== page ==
December 30, 2012
After my last post about recipes in Manasollasa, some of my blogger friends wanted to know more about food combinations, especially the ones fit for the king. For my final post of 2012, I decided to write about “foods fit for a king”. The chapter on annabhoga not only describes how various recipes are prepared, it also details what types of foods should be served to a king and how they should be served.
King should dine in the company of his sons, grandsons and great grandsons. His relatives, commanders, servants, dependents, invited guests as well as those who are well versed in music, musical instruments, and dance also should be served food at the same time. King should sit down facing the east to ensure longevity. If he faces the west he will get wealth, if he faces south he will enjoy the comforts of life and if he sits facing north he will be bestowed with good health and truthful talk.
He should sit on a cushioned seat and spread a white cloth on the lap up to the navel. (I did not know until I read Manasollasa that dinner napkin was not totally a Western concept. South Indian kings of the twelfth century used them!). His food should be served in a big plate made of gold or gold-coated or enameled with color or studded with pearls. Many small bowls which are first cleaned with water and wiped dry with a white cloth should be placed on the plate.
King should commence his meal by eating hot cooked rice with ghee and cooked mung beans (a tradition that continues to this day in south India among common people). The second course should be tender meat cooked with hulled and split pulses. It should be followed with serving of a sauce. All of these are relished by mixing them with rice. The next serving should be meats cooked with green leaves that have sour taste, and different seasoned vegetables, leaves and fruits. Again they are enjoyed by mixing first with rice. Half way through the meal the king is served a well-cooked payasam made of rice, milk, and sugar as well as sweet and sour tasting fruits. In between courses he should also drink the sweet drink panaka, sip sweetened buttermilk and lick sikharini. (Combine powders of cinnamon, dry ginger, black pepper, rock salt, sugarcane jaggery, nutmeg, white turmeric (curcuma zedoaria), and ironwood flowers and mix with yogurt. Purify this with honey, sugarcane juice, yellow myrobalan (terminalia chebula). Stir in edible camphor. This is called sikharini). The final course should be thick yogurt with cooked rice and salt. He may also take milk or kanjika (rice porridge) instead.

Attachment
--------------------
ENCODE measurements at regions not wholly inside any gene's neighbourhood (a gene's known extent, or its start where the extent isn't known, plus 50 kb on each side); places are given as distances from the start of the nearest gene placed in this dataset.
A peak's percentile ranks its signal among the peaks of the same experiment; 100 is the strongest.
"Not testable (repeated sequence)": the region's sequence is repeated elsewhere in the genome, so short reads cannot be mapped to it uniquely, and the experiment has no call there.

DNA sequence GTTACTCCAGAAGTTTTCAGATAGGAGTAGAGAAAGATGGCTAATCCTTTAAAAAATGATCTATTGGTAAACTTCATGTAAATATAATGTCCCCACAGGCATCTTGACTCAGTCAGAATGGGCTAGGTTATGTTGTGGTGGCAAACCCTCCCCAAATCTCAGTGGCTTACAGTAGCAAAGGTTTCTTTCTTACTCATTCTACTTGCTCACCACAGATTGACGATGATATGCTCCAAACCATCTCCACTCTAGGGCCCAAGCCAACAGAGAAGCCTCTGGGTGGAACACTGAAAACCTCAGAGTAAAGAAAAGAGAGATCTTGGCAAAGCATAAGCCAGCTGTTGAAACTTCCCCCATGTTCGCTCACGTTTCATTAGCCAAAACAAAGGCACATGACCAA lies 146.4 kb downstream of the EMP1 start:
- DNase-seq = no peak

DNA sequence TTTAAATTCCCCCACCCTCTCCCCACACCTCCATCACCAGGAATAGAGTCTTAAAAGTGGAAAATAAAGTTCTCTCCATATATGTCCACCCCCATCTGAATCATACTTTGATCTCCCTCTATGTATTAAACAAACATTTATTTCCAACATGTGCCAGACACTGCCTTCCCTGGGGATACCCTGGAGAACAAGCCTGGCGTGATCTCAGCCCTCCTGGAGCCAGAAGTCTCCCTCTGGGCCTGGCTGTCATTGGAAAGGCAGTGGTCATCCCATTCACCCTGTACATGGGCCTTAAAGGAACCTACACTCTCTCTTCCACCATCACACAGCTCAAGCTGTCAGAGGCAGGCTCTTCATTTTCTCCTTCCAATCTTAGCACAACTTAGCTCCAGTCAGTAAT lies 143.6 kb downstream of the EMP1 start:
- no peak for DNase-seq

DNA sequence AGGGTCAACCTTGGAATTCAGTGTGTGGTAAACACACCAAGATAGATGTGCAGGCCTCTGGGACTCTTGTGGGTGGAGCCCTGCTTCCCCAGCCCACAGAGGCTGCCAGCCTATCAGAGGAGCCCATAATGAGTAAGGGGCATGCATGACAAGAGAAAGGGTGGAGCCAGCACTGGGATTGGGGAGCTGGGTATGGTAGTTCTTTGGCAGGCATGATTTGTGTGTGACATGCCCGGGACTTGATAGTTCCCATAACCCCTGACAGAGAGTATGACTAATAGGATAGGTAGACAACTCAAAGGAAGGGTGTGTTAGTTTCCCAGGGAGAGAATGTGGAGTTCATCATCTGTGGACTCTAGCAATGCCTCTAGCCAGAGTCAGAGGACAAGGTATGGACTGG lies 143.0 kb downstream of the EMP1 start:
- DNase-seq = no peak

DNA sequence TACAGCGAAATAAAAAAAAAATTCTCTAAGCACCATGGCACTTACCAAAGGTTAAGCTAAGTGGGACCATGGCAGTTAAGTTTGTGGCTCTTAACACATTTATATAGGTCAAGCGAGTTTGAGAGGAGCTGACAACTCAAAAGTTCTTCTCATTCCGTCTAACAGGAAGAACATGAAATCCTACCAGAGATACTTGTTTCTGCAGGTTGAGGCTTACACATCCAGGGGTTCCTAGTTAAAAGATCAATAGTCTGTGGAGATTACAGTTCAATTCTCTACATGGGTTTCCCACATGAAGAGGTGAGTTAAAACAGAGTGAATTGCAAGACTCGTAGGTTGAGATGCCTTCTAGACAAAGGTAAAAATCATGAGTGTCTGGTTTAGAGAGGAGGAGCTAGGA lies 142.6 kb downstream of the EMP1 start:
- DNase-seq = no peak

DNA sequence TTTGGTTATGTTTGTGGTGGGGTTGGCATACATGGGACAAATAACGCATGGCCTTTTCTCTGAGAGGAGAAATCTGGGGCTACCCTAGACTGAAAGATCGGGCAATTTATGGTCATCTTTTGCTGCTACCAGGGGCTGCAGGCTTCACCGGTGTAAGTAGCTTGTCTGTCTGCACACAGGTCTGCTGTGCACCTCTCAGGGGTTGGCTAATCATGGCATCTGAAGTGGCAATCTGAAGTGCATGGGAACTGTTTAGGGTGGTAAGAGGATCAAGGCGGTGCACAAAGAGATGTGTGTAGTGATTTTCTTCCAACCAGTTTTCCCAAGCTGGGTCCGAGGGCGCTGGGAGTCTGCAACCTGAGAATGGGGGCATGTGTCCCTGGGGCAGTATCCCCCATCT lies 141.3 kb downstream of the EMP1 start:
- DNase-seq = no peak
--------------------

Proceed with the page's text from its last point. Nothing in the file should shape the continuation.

According to Manasollasa king should partake of healthy foods consisting of different tastes. Meat should be consumed along with sour tasting dishes, salt with acidic foods and acidic with salty dishes and bitter tasting food with both acidic and salty preparations. Manasollasa advises that to ensure quicker digestion of the food in keeping with the changing seasons, the king should consume pungent and astringent dishes in spring, sweet and cooling ones in summer, sweets in winter, salty food during rainy season, oily and hot preparations during winter, and hot and acidic in autumn.
During the meal the king should also slowly sip pure and cool water. This enhances the taste of the food he is eating and also help with digestion. The king should drink water that was kept in earthen pots or is a vessel made of skin, cleaned by passing the water through three pots and kept covered with a clean white cloth. The water from these containers should be taken from these vessels with the help of tubes or straw made of gold, silver or crystal. Such good cool water should be served to the king in a golden goblet.
Somesvara also specifies the ideal sources of water during different seasons. In autumn rain water that is purified by keeping it in sunshine, called divyam is very tasty. In winter water collected from lakes full of lotus and lilies called saras is ideal. Water from a big lake is the best during winter, in spring water collected from lakes where louts flowers grow, water that falls from the peaks of mountains, and water collected from wells and ponds where blue lilies grow is the best. In summer it is best to drink water collected from springs. And always water described as hamsodakam may be imbibed. The pond water which is heated in the day by sun rays, cooled in the night by the moon rays, and the poisonous effects nullified by the exposure to agasthya star is called hamsodakam.
Somesvara emphasizes the significance of water by calling it “pranajala” He says that whenever thirsty, one should drink water whether it is daytime or night and with empty or full stomach. Water is the root of human life and even unconscious person awakens with a sprinkling of water.
Achaya, K.T. Indian Food: A Historical Companion. Oxford University Press 1994
Arundhati, P. Royal Life in Manasollasa. Sundeep Prakashan, Delhi 1994
Chattopadhyaya, D.P. (general editor) History of Science, Philosophy and Culture in Indian Civilization Volume V, Part I History of Agriculture in India up to c.1200 A.D. (edited by Lallanji Gopal and V.C. Srivastava) Center for Studies in civilizations, New Delhi 2008
Joshi, Mahadev N., and Hebbai B.S. Manasollasa and Ayurveda. Sharade Publishing House Delhi 2004